It was late 2010, when founder of Intelligent Communications Partners (News - Alert), Jon Arnold, announced that a new study was to be released about renewable energy, authored by renowned management consulting firm, Boston Consulting Group. The study looked at the prospects for seven classes of renewable energy: advanced biofuels, electric vehicles, concentrated solar power, solar photovoltaic power, onshore wind, offshore wind, and carbon capture and storage for coal.
Boston Consulting Group’s analysis speaks to the timeliness for each of these alternative energies coming onstream, some of which are closer to being market-ready than others. The main message to take away from the report is the dilemma facing the energy sector. All of these sources are viable under the right conditions, and there clearly is exciting innovation going on. However, on the other hand, there presents a greater challenge; while these alternative forms of energy are fairly easy to generate, getting them to market is not. These forms are generally not located near the existing transmission grid, or cannot be effectively stored.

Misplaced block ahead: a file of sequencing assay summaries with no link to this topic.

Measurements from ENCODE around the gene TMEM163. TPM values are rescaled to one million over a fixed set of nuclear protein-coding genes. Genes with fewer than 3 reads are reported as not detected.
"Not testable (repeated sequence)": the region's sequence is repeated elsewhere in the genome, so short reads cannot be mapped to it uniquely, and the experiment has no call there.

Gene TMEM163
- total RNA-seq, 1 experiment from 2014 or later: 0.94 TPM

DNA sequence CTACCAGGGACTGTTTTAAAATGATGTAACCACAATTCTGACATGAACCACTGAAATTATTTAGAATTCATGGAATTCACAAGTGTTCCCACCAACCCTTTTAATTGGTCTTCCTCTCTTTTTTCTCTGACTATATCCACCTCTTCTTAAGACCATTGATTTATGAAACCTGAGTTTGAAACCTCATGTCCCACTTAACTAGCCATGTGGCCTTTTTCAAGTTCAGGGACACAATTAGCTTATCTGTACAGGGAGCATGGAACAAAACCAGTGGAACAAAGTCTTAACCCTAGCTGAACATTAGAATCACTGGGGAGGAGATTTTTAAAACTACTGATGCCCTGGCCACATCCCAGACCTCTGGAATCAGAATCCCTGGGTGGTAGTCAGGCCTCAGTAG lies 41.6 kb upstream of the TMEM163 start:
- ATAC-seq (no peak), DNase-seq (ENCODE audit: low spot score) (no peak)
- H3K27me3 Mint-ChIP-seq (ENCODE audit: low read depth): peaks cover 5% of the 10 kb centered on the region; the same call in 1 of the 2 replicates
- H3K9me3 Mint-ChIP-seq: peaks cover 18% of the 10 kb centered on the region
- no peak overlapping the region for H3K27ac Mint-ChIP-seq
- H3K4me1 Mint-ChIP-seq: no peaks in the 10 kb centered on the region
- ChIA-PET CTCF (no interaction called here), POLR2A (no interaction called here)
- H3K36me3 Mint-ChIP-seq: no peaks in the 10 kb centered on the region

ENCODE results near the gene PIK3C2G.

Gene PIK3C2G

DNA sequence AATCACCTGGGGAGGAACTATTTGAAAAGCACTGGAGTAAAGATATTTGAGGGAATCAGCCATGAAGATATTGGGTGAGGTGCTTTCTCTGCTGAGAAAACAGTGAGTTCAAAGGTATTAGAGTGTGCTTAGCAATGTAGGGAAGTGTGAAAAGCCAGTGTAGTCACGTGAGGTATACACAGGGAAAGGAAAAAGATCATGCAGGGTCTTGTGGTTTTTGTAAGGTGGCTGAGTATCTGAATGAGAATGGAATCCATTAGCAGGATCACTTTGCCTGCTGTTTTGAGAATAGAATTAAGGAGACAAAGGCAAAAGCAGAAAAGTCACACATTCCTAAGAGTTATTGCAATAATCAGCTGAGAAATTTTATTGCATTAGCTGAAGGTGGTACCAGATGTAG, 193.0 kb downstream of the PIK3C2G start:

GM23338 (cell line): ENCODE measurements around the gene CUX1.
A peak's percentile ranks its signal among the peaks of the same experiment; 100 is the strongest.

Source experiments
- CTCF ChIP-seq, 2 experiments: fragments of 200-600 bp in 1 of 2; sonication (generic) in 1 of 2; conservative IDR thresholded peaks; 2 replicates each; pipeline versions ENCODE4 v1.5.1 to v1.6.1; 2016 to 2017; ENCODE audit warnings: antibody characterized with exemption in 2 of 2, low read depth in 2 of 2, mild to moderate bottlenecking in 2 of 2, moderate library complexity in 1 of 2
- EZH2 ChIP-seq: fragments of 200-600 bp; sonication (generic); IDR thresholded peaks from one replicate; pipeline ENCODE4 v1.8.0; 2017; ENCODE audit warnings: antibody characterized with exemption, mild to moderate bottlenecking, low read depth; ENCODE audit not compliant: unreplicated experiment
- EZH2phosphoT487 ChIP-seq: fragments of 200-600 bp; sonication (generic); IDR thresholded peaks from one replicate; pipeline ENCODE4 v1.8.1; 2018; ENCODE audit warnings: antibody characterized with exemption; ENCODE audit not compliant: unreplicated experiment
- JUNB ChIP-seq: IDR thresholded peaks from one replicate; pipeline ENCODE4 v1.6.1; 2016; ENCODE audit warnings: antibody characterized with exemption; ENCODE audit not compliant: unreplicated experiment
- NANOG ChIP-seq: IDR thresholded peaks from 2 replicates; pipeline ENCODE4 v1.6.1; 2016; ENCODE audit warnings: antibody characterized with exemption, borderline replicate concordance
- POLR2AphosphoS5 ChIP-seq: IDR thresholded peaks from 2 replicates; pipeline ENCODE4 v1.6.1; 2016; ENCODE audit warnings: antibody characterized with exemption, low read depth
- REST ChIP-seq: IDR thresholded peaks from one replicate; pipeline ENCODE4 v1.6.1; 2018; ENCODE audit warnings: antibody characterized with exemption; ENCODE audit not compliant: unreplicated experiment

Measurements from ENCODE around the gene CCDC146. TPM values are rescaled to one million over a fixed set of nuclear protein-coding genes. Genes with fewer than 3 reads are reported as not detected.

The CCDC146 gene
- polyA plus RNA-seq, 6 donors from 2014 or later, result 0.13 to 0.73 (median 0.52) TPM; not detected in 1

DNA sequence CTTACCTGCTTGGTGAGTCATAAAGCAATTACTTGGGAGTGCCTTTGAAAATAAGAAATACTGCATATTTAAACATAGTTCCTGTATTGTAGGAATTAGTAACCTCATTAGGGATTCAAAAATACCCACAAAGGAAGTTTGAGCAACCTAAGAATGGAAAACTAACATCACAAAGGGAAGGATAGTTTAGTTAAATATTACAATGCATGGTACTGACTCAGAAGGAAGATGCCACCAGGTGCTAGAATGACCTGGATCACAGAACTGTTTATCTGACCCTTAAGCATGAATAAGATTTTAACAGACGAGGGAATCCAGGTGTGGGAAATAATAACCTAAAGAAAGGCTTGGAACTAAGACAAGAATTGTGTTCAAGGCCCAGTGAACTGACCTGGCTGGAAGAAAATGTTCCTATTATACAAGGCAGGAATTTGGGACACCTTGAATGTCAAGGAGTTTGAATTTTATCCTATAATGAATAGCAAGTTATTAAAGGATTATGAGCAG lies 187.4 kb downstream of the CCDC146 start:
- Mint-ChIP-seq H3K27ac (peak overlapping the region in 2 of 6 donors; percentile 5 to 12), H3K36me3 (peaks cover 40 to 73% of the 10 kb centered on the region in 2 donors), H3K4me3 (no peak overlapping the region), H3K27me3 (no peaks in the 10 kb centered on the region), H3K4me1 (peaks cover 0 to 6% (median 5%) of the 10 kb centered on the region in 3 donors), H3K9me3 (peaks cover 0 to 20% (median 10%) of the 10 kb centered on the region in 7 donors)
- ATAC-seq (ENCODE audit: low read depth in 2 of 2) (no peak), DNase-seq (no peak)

Now, Zpryme Research & Consulting, as well as ICP Strategies is taking another look at these renewable energies in a study titled, “Renewable Energy and the Smart Grid.” The report includes an extensive set of forecasts for each segment of renewable energy from 2010 – 2015, covering wind, solar, hydro, geothermal and biomass. Complementing this is a strategic analysis of each segment, along with a macro level assessment of market trends, opportunities, new business models, and conclusions around paths to success.
The market opportunity for renewable energy in the U.S. is substantial, but faces a mix of immediate and long-term challenges. With their report, Zpryme Research & Consulting and ICP Strategies, are hoping to set the stage for any company looking to understand where and how renewable energy fits into the larger picture of smart grid.Jaclyn Allard is a TMCnet Web Editor. She most recently worked on the production team at Juran Institute, a quality consulting firm producing its own training and marketing materials. Previously, she interned at Curbstone Press, a nonprofit publishing press in Willimantic, CT, and fulfilled the role of Editor-in-Chief for the literature and arts journal published by the University of Connecticut. To read more of her articles, please visit her columnist page.
Edited by Jaclyn Allard